Despite a marked increase in rental supply in many of Canada’s largest cities, surging demand pushed the national vacancy rate for purpose-built rental apartments down from 3.1% to 1.9% in 2022, according to the latest Rental Market Report released by Canada Mortgage and Housing Corporation (CMHC).
The report said this was the national vacancy rate’s lowest level since 2001, reflecting widespread tightening across the country, including in Canada’s three largest rental markets of Montréal, Vancouver and Toronto, with the latter reporting a particularly sharp decline. The surge in rental housing demand in the country reflected higher net migration and homeownership costs. Higher mortgage rates, which drove up already-elevated costs of homeownership, made it harder and less attractive for renters to transition to homeownership, it said.
“The overall average rent growth for two-bedroom purpose-built apartments common to 2021 and 2022 surveys was 5.6%. This is a new annual high, well-above average rent growth recorded between 1990 and 2022. Higher rent-growth for two-bedroom purpose-built rents was widespread across Canada.
“Also, new data published by CMHC indicates the average rent growth for two-bedroom units that turned over to a new tenant was well-above rent growth for units without tenant turnover (18.3% vs. 2.9%). This increased affordability challenges faced by renters trying to enter the market or find new housing.”
In 2022, rental condominiums accounted for 19.3% of the total stock of rental units across centres. In some of Canada’s largest centres, rented condominiums are an important source of rental supply, especially in Vancouver, Calgary and Toronto, where more than a third of all rental supply are rental condominiums, said the report.
While overall rental condo supply increased by 7.2% in 2022, the average vacancy rate for these units remained low at 1.6% (compared to 1.8% in 2021), it added.
You can download the entire Rental Market Report from the CMHC website.
“Lower vacancy rates and rising rents were a common theme across Canada in 2022. This caused affordability challenges for renters, especially those in the lower income ranges, with very few units in the market available in their price range,” said Bob Dugan, CMHC’s chief economist. “The current conditions reinforce the urgent need to accelerate housing supply and address supply gaps to improve housing affordability for Canadians, as stated in our report: Housing Shortages in Canada: Solving the Affordability Crisis.”
- The primary rental apartment vacancy rate in Toronto fell to 1.7% in 2022, from 4.4% the previous year. Fewer disruptions to economic activity and immigration in 2022 resulted in a surge in rental demand.
- Strong demand in the Montreal rental market pushed the vacancy rate down from 3.7% in 2021 to 2.3% in 2022. Rent increases were also significant, especially for renters who moved.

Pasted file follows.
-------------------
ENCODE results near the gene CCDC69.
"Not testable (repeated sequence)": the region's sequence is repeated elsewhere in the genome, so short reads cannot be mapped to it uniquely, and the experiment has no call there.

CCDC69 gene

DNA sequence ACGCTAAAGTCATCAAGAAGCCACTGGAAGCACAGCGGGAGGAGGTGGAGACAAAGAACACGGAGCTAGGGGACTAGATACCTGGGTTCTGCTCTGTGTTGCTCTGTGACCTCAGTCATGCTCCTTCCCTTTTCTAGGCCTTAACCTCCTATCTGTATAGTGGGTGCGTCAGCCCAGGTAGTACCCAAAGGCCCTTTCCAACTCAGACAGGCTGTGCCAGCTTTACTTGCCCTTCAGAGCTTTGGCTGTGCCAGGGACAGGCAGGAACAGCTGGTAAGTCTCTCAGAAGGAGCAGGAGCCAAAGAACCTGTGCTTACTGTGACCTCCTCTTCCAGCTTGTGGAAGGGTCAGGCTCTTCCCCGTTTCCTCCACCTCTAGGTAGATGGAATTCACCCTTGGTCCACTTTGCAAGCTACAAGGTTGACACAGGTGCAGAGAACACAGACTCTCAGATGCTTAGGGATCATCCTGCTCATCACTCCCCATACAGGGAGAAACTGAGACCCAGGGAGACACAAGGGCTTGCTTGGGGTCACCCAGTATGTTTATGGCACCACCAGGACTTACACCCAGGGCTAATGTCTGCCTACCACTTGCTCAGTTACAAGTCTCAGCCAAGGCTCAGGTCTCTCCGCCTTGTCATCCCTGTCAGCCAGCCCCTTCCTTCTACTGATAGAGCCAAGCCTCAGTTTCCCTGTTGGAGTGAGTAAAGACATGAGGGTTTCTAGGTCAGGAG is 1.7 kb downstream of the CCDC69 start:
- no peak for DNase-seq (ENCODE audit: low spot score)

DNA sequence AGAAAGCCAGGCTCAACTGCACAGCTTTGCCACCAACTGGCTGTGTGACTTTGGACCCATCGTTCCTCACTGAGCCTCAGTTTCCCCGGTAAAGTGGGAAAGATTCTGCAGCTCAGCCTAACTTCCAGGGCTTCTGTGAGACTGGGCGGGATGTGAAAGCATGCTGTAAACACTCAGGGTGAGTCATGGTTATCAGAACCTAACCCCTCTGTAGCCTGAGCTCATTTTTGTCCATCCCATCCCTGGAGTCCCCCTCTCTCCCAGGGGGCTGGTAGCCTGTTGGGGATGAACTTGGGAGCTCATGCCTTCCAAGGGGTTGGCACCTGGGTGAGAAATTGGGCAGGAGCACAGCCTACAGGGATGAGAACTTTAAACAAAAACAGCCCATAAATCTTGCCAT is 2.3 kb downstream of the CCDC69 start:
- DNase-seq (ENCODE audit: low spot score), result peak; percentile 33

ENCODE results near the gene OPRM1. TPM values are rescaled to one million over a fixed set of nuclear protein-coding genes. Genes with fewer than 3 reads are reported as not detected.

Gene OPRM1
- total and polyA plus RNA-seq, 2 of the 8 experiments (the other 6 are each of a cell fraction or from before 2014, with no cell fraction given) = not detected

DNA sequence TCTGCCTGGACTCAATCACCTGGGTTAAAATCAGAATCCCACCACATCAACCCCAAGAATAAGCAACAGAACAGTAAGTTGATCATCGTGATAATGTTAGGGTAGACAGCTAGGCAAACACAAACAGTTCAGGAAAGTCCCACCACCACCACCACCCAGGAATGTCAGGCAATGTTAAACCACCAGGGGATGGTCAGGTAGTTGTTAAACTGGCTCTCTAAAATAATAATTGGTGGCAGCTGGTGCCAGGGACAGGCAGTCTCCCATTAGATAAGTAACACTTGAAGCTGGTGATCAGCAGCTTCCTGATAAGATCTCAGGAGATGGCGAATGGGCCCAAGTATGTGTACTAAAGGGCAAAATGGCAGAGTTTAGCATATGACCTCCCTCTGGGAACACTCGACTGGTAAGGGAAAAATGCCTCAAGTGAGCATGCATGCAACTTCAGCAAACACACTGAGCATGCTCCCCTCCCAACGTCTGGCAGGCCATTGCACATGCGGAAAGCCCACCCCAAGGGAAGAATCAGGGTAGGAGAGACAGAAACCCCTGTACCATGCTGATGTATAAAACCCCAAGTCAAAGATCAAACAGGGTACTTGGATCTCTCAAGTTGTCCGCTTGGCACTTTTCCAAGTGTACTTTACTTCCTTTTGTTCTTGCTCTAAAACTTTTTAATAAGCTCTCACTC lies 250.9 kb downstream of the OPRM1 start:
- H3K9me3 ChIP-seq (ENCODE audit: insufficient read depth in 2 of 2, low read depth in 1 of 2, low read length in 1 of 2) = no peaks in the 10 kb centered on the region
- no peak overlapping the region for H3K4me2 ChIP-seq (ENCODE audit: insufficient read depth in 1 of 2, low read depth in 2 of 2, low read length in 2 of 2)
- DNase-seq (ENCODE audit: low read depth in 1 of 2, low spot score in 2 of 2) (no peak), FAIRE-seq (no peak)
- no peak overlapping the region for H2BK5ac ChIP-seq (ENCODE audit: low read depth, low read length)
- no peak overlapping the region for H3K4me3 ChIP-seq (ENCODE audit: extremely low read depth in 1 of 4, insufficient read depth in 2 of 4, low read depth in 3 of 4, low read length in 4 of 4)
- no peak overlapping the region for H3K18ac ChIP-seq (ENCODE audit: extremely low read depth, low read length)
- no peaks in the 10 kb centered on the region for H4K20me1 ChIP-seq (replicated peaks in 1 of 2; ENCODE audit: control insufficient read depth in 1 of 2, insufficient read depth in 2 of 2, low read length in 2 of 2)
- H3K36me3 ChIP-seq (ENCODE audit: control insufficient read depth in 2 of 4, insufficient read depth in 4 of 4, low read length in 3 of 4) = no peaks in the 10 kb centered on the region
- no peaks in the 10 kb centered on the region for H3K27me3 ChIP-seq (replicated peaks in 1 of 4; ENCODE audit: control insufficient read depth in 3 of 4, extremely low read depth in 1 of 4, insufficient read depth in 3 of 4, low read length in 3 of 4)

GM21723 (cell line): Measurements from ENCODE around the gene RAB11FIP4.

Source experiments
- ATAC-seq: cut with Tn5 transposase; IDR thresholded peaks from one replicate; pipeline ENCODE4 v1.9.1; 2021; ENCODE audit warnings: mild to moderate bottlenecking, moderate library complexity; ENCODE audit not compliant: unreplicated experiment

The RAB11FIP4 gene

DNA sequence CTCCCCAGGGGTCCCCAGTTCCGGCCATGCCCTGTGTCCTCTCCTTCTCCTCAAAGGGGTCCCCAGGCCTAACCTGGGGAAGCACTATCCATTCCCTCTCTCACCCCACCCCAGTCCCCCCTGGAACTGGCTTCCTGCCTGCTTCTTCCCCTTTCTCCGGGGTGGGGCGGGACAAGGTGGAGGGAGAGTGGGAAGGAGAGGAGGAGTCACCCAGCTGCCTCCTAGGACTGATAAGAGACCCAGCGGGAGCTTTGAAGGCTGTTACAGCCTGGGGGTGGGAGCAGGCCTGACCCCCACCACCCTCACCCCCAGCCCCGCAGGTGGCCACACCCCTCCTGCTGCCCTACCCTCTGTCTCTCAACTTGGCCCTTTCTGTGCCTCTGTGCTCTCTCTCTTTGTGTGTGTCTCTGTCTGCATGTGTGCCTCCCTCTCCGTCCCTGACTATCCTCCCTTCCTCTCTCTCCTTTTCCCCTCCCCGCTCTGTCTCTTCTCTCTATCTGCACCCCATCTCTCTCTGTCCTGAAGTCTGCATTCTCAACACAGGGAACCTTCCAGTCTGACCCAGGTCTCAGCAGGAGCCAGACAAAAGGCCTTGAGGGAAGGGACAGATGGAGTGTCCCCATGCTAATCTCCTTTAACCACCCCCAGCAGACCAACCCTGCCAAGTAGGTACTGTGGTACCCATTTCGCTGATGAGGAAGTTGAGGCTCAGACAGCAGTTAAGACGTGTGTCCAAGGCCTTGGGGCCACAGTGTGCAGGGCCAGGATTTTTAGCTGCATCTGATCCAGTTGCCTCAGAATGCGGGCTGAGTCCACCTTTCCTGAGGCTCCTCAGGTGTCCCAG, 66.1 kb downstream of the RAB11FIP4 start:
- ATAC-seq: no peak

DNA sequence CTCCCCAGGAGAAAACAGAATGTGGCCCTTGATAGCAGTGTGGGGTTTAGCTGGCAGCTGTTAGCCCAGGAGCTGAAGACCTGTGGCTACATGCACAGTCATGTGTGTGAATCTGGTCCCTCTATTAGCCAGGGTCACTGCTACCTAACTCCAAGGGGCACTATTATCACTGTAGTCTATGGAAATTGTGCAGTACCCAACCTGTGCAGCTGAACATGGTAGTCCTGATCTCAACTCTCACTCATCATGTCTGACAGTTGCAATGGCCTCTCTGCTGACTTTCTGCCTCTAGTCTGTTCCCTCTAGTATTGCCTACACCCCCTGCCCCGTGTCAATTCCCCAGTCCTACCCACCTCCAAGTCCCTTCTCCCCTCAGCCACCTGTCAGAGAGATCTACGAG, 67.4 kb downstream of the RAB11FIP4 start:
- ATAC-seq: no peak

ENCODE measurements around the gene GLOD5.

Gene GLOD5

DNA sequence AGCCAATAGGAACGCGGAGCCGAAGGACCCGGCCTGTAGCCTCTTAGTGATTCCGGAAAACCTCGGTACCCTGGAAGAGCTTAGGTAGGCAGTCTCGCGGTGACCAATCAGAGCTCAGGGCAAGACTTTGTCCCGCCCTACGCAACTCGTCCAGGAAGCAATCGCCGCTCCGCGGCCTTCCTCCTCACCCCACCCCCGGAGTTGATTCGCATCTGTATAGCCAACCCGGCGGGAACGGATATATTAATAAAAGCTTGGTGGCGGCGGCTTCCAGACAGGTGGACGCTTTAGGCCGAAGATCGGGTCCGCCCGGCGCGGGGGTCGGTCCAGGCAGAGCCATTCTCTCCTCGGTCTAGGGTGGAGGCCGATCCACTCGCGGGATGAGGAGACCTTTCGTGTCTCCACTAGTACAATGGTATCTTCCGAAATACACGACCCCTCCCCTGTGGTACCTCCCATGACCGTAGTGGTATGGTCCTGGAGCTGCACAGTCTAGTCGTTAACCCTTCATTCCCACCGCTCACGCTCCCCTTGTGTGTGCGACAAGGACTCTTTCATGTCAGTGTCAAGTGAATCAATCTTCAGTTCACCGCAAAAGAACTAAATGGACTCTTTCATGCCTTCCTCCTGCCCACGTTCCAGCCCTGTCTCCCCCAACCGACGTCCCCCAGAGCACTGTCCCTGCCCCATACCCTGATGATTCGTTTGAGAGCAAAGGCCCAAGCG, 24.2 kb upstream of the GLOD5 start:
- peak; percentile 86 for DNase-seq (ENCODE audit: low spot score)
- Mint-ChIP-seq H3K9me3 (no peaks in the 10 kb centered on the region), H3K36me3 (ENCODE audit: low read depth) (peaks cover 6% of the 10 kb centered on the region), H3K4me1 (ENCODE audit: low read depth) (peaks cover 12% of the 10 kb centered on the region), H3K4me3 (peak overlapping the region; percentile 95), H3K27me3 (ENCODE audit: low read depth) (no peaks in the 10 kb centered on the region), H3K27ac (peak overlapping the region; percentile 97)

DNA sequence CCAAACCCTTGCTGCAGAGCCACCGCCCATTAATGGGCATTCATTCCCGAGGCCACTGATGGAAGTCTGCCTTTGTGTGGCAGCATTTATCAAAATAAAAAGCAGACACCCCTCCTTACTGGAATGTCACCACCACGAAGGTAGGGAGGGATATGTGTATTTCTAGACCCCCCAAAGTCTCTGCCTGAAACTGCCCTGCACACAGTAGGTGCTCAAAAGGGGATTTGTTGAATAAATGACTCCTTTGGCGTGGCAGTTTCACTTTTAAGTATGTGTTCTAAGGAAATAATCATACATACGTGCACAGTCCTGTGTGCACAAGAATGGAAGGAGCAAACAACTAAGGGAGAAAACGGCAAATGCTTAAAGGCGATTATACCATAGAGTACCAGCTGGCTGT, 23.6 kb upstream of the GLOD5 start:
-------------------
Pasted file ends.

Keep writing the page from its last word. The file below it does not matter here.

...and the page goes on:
- In Vancouver, the vacancy rate decreased from 1.2% in 2021 to 0.9% in 2022. Higher homeownership costs and migration to the region led rental demand to increase faster than supply.
- With Calgary‘s economy growing beyond pre-pandemic levels, the rental market tightened to conditions not seen since Alberta’s last economic boom. Overall vacancy rate dropped to 2.7% (from 5.1% in 2021), the lowest since 2014.
- A strong economic rebound and record migration flows in Edmonton contributed to rental demand outpacing new rental supply in 2022. The purpose-built rental apartment vacancy rate was 4.3% in October 2022, down from 7.3% in October 2021.
- In Ottawa, strong demographic and economic conditions supported rental demand and as a result, the vacancy rate dropped from 3.4% in 2021 to 2.1% in 2022. The greatest declines occurred in central neighbourhoods, partly because of the return of post-secondary students.
- Record high supply growth has helped alleviate rental market tightness, while rising demand has accelerated rent increases in the Victoria rental market. The vacancy rate rose slightly to reach 1.5 % (from 1 % in 2021), mostly from the expansion of the rental apartment stock.
- In Hamilton, the vacancy rate for purpose-built rental apartments was the lowest since 2002 at 1.9%. The number of occupied units increased due to more student renters, higher full-time employment and fewer renters transitioning into homeownership.
- The vacancy rate in Halifax did not change in 2022, staying at the record low of 1%. The number of rental apartment units increased by 1,348. This was the lowest number of annual rental completions since 2016.
- In some of Canada’s largest centres, rented condominiums can be a driver of rental markets. Vancouver was the leader (with 42.5% of its rental stock made up of condominiums), followed by Calgary (37.5%) and Toronto (34%). Centres in Quebec generally reported smaller shares, including Montréal at 6.7%.
- The average rent for a 2-bedroom rental condominium apartment saw a significant increase to $1,930 from $1,771, about 9% year-over-year.
Turnover Rate in
Turnover unit average
+ Kitchener – Cambridge – Waterloo
* Data withheld due to unreliability
(Mario Toneguzzi is Managing Editor of Canada’s Podcast. He has more than 40 years of experience as a daily newspaper writer, columnist, and editor. He worked for 35 years at the Calgary Herald, covering sports, crime, politics, health, faith, city and breaking news, and business. He works as well as a freelance writer for several national publications and as a consultant in communications and media relations/training. Mario was named in 2021 as one of the Top 10 Business Journalists in the World by PR News – the only Canadian to make the list)
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